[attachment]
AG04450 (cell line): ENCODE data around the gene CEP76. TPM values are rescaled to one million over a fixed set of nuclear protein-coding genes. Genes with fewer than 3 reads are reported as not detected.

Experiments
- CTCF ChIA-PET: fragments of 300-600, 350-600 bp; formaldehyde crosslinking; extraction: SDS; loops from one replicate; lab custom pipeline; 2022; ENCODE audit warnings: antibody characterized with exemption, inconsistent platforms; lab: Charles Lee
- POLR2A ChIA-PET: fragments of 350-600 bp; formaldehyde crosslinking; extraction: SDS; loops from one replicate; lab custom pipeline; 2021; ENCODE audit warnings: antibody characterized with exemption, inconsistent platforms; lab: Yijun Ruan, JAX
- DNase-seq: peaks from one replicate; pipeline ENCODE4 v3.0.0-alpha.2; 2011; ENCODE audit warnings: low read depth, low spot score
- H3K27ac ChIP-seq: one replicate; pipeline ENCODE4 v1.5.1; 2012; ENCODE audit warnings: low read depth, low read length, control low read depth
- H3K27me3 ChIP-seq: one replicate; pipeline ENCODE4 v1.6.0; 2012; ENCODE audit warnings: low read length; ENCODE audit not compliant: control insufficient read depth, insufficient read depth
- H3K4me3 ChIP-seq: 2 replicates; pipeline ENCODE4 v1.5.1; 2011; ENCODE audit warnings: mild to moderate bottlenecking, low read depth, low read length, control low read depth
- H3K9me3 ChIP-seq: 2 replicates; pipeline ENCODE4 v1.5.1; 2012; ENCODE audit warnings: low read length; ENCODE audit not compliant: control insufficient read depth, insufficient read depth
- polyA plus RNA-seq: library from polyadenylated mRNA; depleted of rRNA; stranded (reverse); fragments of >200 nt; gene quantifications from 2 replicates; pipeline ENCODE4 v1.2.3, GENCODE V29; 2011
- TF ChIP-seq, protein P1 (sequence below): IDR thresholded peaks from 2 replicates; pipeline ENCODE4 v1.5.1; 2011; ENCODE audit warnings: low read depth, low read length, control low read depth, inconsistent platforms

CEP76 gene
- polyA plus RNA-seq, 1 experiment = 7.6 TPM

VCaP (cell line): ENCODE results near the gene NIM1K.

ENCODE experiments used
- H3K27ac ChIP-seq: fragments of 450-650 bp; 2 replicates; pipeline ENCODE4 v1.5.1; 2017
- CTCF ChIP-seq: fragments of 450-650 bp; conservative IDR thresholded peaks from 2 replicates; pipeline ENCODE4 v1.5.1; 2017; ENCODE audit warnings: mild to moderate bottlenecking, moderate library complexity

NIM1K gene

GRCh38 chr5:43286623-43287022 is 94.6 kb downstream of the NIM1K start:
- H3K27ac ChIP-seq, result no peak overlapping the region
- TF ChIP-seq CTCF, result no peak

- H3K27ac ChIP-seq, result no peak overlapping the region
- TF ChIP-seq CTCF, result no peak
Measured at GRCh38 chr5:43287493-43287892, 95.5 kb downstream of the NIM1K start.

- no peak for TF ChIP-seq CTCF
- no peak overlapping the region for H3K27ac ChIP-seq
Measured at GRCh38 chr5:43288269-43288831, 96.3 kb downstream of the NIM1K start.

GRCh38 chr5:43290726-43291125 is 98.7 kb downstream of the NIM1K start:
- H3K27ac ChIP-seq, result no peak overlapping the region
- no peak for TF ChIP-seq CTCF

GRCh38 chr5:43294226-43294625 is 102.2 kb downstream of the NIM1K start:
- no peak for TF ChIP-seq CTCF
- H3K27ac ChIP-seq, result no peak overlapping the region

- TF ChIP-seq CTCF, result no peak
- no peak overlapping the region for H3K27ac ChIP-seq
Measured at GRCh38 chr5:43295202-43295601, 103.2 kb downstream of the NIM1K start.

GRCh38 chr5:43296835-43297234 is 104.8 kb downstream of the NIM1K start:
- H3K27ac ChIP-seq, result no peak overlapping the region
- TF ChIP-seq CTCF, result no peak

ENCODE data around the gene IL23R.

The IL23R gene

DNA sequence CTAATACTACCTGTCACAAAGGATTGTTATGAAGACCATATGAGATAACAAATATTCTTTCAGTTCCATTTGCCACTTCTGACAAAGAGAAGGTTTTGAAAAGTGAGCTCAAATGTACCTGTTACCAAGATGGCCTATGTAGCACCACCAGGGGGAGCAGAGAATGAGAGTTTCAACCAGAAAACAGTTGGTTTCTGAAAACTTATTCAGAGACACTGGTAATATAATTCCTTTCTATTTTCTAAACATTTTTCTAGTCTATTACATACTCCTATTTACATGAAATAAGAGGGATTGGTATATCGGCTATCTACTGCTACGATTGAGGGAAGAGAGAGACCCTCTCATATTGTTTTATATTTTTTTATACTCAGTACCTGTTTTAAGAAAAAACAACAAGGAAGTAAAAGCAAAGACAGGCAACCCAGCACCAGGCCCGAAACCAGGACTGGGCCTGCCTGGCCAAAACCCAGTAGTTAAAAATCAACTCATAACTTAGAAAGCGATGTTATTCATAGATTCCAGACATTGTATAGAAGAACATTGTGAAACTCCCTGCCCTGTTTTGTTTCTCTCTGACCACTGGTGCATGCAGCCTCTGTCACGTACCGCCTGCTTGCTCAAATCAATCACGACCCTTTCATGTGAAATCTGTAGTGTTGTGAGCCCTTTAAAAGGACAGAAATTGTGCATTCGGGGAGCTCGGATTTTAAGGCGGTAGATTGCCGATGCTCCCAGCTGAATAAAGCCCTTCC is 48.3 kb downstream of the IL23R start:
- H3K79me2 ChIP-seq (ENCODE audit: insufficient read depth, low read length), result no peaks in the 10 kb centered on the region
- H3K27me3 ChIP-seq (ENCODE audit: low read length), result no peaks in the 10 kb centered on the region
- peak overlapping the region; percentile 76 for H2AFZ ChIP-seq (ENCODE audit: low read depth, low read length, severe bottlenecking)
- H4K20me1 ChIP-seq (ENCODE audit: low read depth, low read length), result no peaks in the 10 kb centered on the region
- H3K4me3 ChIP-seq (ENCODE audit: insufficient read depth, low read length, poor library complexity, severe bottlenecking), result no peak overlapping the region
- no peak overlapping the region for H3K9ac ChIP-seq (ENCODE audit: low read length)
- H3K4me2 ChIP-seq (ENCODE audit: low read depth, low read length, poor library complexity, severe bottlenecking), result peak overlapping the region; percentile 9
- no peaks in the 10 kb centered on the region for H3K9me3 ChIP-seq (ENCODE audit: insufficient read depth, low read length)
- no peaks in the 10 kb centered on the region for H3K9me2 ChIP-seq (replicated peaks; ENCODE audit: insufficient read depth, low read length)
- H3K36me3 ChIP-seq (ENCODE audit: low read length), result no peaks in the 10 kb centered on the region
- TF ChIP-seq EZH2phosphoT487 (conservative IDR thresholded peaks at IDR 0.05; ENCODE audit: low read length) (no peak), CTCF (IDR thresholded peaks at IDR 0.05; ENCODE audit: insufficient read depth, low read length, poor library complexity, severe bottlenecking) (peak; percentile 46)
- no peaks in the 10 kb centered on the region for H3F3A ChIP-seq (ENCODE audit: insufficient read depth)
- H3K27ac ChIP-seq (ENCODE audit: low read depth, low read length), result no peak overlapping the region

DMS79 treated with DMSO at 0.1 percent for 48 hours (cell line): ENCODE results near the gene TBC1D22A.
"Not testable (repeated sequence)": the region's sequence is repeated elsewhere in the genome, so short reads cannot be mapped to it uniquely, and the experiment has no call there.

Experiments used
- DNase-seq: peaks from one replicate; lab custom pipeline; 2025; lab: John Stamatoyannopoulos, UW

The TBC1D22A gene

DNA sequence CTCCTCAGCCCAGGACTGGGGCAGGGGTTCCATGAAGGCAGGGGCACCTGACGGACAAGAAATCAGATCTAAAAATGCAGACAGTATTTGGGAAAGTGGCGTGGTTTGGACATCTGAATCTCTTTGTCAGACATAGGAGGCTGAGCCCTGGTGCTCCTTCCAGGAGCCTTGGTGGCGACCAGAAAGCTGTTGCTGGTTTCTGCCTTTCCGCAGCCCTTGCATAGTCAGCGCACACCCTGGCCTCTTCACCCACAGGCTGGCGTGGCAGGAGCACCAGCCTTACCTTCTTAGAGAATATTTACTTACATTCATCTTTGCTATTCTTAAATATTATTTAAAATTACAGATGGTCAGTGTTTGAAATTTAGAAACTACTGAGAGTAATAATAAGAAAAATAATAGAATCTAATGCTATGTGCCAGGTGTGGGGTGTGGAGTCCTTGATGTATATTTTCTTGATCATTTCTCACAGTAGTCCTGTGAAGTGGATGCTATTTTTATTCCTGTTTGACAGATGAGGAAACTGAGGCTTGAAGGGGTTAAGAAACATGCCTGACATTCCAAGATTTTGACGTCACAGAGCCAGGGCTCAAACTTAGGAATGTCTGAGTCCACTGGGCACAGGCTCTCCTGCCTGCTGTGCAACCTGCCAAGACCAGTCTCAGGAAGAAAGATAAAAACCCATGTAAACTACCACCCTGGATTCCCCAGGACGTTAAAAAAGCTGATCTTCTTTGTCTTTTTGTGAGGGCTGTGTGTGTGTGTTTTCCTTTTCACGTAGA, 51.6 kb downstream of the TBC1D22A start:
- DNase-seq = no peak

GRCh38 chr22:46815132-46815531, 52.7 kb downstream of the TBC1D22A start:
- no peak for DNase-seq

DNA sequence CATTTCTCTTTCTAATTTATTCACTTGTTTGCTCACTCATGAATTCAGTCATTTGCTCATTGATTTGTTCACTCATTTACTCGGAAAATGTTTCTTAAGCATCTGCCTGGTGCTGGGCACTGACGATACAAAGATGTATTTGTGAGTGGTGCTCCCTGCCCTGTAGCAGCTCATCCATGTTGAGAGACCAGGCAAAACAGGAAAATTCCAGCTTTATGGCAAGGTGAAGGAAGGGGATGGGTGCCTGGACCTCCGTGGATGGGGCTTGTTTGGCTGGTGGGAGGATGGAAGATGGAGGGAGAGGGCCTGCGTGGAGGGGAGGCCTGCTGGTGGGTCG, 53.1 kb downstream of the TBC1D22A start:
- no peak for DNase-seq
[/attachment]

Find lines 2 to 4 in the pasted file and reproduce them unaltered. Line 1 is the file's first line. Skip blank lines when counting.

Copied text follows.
Experiments
- CTCF ChIA-PET: fragments of 300-600, 350-600 bp; formaldehyde crosslinking; extraction: SDS; loops from one replicate; lab custom pipeline; 2022; ENCODE audit warnings: antibody characterized with exemption, inconsistent platforms; lab: Charles Lee
- POLR2A ChIA-PET: fragments of 350-600 bp; formaldehyde crosslinking; extraction: SDS; loops from one replicate; lab custom pipeline; 2021; ENCODE audit warnings: antibody characterized with exemption, inconsistent platforms; lab: Yijun Ruan, JAX